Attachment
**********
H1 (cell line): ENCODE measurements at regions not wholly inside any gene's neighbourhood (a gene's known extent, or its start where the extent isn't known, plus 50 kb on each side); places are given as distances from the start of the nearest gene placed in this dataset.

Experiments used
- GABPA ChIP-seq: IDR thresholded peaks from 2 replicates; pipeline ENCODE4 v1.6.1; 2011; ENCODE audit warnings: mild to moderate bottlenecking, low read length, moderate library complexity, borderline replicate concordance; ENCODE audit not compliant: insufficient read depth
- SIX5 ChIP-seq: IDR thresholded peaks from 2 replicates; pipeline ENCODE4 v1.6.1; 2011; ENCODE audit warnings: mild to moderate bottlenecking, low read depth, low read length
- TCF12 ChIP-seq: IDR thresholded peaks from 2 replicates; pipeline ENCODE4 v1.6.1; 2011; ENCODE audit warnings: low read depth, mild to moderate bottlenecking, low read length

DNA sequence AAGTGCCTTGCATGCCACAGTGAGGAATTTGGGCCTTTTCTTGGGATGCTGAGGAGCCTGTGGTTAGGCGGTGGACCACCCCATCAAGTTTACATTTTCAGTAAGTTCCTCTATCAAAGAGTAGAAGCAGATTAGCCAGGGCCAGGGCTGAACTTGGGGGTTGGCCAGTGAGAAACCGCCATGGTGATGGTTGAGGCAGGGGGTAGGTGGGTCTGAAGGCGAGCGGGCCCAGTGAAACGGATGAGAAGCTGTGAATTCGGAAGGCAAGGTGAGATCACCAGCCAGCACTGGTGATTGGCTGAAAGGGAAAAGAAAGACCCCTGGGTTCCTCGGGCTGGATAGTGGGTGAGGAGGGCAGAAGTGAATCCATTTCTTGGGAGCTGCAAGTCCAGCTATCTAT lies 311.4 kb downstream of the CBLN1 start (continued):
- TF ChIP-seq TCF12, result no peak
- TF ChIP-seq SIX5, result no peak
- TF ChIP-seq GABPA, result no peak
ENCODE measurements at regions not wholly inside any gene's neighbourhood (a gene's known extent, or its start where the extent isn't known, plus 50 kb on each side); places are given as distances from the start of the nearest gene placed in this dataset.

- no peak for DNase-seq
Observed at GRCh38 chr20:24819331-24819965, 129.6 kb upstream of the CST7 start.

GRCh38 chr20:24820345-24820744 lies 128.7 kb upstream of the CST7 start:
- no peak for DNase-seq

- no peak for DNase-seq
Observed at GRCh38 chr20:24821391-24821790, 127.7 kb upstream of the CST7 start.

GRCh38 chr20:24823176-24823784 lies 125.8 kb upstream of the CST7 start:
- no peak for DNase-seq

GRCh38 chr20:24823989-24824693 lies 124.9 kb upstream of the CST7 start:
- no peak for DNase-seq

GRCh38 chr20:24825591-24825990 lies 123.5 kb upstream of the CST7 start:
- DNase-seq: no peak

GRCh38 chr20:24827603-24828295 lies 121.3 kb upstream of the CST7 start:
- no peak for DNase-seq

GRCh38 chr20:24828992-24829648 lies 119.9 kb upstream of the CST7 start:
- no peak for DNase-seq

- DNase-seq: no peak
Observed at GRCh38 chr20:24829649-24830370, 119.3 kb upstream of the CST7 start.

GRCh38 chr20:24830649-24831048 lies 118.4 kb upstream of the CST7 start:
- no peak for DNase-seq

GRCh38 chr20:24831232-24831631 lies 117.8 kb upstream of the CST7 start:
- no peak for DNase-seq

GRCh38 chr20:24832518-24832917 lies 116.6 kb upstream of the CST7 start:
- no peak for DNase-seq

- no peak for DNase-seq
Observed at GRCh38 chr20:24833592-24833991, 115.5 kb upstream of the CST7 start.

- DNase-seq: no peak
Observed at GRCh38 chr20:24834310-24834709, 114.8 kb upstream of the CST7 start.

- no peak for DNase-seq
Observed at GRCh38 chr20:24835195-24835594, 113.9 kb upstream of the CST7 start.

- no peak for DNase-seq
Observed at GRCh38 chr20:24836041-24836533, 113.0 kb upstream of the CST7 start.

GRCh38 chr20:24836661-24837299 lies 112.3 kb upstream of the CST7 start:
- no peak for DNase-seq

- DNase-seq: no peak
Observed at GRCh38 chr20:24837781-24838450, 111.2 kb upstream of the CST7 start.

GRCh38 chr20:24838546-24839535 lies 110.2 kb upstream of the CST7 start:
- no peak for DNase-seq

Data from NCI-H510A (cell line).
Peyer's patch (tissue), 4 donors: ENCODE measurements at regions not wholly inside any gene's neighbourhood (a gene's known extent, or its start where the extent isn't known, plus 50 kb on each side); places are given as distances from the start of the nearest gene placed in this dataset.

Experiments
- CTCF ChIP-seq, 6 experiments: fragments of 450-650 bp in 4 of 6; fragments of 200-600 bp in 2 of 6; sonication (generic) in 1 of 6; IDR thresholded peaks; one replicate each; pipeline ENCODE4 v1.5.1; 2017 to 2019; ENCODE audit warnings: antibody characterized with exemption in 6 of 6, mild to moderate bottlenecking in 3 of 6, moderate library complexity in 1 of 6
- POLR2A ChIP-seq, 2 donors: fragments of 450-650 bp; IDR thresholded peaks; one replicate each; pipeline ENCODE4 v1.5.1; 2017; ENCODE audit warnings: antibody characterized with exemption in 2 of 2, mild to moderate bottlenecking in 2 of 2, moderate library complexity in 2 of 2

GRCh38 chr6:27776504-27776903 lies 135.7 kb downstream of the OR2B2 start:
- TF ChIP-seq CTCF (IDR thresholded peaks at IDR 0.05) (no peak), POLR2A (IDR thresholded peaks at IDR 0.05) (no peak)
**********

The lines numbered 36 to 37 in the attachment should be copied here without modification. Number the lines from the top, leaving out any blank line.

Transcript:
Observed at GRCh38 chr20:24833592-24833991, 115.5 kb upstream of the CST7 start.

- DNase-seq: no peak